Protracted detention deprives claimants access to information and opportunity to purse their claims with the assistance of independent legal advisors. Prolonged detention pending determination of claims is contrary to the principle that a person can only be detained for a period that is reasonable in all the circumstances for the purpose of effecting removal or deportation.
On 17 March 2014, Vision First reported the landmark case of Mr. Ghulam Rbani, who won a Court of Final Appeal case (FACV 15/2013) against the Director of Immigration for damages for false imprisonment, claiming that he had been unlawfully detained at the Castle Peak Bay Immigration Centre (CIC). Simply put, the judgment opened the way for similar plaintiffs to be compensated with 1000 HK$ a day for the deprivation of liberty after lodging asylum claims.
Vision First is of the view that all claimants who were detained longer than 4 to 6 weeks in CIC should seek compensation not only as personal reparation for unlawful imprisonment, but particularly to discourage the arbitrary detention of those who trust Hong Kong government to protect them from torture, abuse and persecution.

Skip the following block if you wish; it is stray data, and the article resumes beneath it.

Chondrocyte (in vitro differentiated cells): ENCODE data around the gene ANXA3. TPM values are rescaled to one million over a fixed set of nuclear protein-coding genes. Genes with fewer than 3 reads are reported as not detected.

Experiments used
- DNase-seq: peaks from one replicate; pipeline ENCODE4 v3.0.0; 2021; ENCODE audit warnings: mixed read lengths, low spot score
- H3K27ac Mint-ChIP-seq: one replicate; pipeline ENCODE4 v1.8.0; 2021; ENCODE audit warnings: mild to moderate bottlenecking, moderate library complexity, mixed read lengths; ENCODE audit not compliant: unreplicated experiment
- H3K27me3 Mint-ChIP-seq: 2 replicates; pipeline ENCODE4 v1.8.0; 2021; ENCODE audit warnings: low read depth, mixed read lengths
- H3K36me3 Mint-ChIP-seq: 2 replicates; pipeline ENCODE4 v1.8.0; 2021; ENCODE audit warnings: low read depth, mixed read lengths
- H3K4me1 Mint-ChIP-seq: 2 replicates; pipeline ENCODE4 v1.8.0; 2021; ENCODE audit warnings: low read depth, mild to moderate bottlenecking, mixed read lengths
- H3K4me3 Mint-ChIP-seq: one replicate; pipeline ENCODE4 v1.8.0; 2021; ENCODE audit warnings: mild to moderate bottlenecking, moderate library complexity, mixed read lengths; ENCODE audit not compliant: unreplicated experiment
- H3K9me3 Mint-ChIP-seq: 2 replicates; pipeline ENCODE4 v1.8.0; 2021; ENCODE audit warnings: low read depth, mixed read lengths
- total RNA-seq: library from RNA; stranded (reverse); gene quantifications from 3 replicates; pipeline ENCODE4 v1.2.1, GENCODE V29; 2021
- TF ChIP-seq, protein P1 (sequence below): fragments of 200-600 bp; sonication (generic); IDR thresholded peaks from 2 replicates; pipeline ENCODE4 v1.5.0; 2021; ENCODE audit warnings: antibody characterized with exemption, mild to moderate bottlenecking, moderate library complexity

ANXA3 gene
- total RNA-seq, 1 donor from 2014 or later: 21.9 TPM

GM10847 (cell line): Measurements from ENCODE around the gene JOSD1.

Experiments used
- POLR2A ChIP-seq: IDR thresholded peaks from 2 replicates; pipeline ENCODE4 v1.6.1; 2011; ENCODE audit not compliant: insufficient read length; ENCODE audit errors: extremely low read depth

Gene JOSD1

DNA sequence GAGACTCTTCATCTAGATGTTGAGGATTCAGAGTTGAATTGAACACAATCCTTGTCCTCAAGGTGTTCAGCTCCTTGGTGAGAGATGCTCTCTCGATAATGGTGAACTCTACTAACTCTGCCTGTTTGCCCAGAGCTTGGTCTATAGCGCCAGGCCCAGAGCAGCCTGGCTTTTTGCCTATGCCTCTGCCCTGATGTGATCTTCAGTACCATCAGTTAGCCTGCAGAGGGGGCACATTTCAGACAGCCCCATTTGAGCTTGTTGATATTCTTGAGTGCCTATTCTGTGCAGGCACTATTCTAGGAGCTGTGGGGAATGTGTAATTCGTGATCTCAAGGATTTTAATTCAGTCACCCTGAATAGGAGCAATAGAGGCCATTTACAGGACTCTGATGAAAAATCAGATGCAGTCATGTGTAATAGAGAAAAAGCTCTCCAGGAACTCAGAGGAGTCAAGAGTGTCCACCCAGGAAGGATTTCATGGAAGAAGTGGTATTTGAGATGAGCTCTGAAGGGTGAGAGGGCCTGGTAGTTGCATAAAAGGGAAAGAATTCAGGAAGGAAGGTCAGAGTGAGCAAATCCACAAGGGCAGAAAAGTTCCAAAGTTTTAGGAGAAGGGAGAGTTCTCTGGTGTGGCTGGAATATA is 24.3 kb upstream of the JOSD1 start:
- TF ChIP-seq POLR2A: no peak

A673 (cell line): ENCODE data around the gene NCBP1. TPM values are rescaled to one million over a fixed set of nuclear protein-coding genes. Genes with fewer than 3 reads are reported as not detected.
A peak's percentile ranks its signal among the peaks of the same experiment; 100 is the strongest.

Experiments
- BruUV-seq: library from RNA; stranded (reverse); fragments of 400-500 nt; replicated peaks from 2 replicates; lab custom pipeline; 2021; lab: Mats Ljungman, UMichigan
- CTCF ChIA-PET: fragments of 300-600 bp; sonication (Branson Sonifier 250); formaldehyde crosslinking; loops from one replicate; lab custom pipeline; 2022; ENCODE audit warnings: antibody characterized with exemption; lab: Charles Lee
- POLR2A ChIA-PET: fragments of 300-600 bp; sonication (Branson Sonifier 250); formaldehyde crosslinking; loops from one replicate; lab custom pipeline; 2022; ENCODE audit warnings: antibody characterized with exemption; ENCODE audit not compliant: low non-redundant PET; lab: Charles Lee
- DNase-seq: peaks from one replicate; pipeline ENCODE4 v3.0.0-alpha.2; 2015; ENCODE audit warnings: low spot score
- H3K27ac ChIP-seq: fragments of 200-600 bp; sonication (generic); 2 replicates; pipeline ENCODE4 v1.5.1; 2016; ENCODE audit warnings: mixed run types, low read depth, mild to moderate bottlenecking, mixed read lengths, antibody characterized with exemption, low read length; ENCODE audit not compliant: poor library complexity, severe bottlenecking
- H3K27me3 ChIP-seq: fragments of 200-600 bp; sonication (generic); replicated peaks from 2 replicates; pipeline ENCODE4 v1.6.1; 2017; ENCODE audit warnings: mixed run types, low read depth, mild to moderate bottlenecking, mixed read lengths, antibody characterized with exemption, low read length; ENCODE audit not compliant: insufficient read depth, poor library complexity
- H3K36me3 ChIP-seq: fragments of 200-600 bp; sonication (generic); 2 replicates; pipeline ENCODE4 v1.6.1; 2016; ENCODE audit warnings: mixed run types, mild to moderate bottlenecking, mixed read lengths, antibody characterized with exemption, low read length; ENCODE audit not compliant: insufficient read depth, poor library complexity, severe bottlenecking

In light of the above, the below letter by the Department of Justice raises questions. The plaintiff was allegedly unlawfully detained for 120 days and rightly demanded 120,000$ in compensation. The claimant laments, “When I was in CIC, [Immigration officers] gave me pressure every day to go back to my country. But I told them I am waiting for CIDTP case. I cannot go back because of danger.” The authorities are haggling over the price of injustice and offered half the amount.
Why should victims of unlawful detention settle for 50 percent?